The Straits Times (Singapore)
MAY 22 1997
Experts' group to be set up on Mafia-style organised crime
By R. Senthilnatha
THE move towards an international treaty to fight the rising
menace of Mafia-style organised crime is to get a boost when an
inter-governmental experts' group is established in the coming
The group will seek to bridge the existing differences, including
on the definition of the term "organised crime", among countries
on how best to deal with the problem, says Mr Dimitros Vlassis,
an official at the Vienna-based United Nations Crime Prevention
and Criminal Justice Division.
A resolution calling for the creation of the experts' group has
been prepared and only needs to be adopted by the UN General
Assembly at its meeting later this year, he says.
Given the concern countries have been expressing on the issue,
the group can then be formed and meet before the end of the
year, he says.
Poland, which has taken a number of initiatives on global action
against crime, has already submitted a draft international
convention but other proposals can be expected during the
group's meetings, Mr Vlassis says.
These moves come as worry about the activities of major crime
groups and their efforts to spread their wings, including investing
in legal sectors, has been increasing.
There are five major Mafia groups, two of them in Asia.
A UN report on organised crime says that the first, the Chinese
and Hongkong-based triads, earn US$200 billion (S$286 billion)
annually through extortion, prostitution and drug and migrant
smuggling. The liberalised economic zones in China's Fujian and
Guangdong provinces are favoured areas for triads wanting to
invest their profits.
The Yakuza of Japan is the second Mafia organisation in Asia.
The other three Mafia groups are: the well-known Italian Mafia
groups, Colombia's Cali cartel and the Russian Vory v Zakonye
and affiliated newcomers.
Since the end of the Cold War, the Russian syndicates have
expanded their activities and established a dominant position in
eastern and western Europe, controlling the prostitution sector
and bringing home an estimated 250,000 stolen cars annually.
Figures vary but a senior German police official claimed recently
that the volume of money organised crime groups dealt with in
1991 was a staggering US$5.6 trillion, almost half of it coming
from illicit trafficking in drugs.
Crime officials say detecting crime is becoming increasingly
difficult as the Mafia groups use modern technology to the
maximum and forge strategic alliances among themselves.
UN officials claim to know of contacts between different groups
-- for instance, Italian Mafia men tutoring their Russian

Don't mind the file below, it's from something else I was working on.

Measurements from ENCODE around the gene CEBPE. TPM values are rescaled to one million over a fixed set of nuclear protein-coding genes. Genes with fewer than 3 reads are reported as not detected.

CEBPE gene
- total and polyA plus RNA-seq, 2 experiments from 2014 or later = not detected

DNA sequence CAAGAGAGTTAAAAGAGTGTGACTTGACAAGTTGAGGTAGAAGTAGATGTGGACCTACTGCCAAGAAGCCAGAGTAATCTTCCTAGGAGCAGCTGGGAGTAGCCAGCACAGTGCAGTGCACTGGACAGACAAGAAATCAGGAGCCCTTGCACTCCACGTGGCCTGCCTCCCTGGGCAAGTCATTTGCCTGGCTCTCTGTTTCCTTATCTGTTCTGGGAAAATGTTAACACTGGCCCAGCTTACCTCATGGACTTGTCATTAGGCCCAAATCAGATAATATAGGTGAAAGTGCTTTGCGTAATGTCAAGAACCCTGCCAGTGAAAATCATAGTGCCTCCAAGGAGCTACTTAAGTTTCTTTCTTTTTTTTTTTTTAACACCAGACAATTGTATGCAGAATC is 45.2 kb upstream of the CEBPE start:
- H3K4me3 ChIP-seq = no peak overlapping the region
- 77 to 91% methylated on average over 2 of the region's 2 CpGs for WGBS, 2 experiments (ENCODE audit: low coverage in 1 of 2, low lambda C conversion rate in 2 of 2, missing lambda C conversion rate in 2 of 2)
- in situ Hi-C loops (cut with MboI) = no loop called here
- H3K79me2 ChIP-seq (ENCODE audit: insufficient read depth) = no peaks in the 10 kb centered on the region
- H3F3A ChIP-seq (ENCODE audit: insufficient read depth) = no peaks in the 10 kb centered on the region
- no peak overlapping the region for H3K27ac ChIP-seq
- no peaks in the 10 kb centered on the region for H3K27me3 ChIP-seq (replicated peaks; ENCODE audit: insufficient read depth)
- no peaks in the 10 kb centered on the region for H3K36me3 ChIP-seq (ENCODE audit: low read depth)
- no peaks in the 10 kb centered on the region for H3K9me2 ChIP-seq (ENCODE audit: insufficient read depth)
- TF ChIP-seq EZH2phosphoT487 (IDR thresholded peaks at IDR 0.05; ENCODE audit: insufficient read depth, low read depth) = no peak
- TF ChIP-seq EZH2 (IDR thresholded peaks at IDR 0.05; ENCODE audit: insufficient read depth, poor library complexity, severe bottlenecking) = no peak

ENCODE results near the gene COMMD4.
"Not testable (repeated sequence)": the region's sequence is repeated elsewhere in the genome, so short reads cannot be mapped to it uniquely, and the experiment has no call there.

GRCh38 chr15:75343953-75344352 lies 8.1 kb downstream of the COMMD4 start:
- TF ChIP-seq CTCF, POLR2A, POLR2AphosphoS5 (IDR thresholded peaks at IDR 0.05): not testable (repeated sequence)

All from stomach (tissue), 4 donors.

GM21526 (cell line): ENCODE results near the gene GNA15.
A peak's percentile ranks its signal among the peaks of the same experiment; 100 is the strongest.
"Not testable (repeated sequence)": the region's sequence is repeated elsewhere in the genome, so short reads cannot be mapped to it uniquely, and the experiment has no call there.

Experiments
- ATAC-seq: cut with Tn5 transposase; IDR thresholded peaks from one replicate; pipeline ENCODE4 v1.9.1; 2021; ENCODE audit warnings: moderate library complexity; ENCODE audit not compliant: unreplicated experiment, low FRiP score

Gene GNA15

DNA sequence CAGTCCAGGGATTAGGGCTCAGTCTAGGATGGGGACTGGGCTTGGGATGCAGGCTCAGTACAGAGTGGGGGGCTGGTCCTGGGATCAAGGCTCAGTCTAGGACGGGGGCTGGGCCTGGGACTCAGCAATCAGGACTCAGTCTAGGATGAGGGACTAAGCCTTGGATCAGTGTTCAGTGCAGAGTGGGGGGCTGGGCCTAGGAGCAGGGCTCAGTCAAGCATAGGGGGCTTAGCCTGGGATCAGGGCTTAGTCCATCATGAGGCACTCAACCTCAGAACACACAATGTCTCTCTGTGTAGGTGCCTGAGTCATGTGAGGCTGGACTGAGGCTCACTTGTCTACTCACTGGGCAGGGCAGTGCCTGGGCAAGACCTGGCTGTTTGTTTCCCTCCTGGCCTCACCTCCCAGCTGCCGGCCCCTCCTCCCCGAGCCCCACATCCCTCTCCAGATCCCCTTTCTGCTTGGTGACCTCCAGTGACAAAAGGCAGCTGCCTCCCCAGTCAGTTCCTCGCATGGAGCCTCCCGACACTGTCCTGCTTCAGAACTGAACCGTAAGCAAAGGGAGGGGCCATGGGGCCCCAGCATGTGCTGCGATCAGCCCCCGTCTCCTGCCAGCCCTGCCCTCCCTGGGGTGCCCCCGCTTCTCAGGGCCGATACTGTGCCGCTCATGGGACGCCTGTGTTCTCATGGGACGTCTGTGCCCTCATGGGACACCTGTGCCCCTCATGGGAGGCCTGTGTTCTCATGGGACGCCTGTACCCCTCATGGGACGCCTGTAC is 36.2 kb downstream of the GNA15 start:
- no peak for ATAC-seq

colleagues on money laundering methods at meetings in Prague or
And it would appear the Russian Mafia groups have learnt their
lesson well: In 1982 there were only four banks in the whole of the
Soviet Union. A recent report by the Russian Foreign and
Defence Policy Council says there are now more than 3,000
institutions specialising in laundering money earning through,
among others, the smuggling of nuclear material, extortion, drug
smuggling and prostitution.
While the crime groups are going high-tech and forgetting
national borders, crime-fighting is still old-fashioned and mostly
confined to national borders.
Such differences have also been surfacing during discussions on
the proposed treaty.
One major problem is that although the term "organised crime"
has become common, particularly in the West, there is still no
definition of it.
The Polish draft defines it as group activities of three or more
people with hierarchical links engaging in criminal activities.
Some countries, like Canada, do not want to have a definition. In
its report on organised crime to the UN, Canada says that the
problem of organised crime, including that of stolen vehicles, did
not exist a decade ago. Thus, it argues, a convention should not
be rigid in fixing a definition but should be flexible enough to
deal with problems that may arise in the coming years.
Another equally constraining problem is the question of
extradition. Many countries are willing to extradite nationals
from third countries to their own, or other countries, should they
be sought for their criminal activities, but not so when it comes to
extraditing their own nationals sought for crimes in third
How sensitive the issue of extraditing one's own nationals is
shown in the Polish draft. The clause dealing with that issue is
followed by a number of brackets -- which show changes
demanded by countries.
A number of countries, including from the West, have declared
that their legal systems do not allow for such extraditions.
Copyright © 1997 Singapore Press Holdings Ltd. All rights reserved.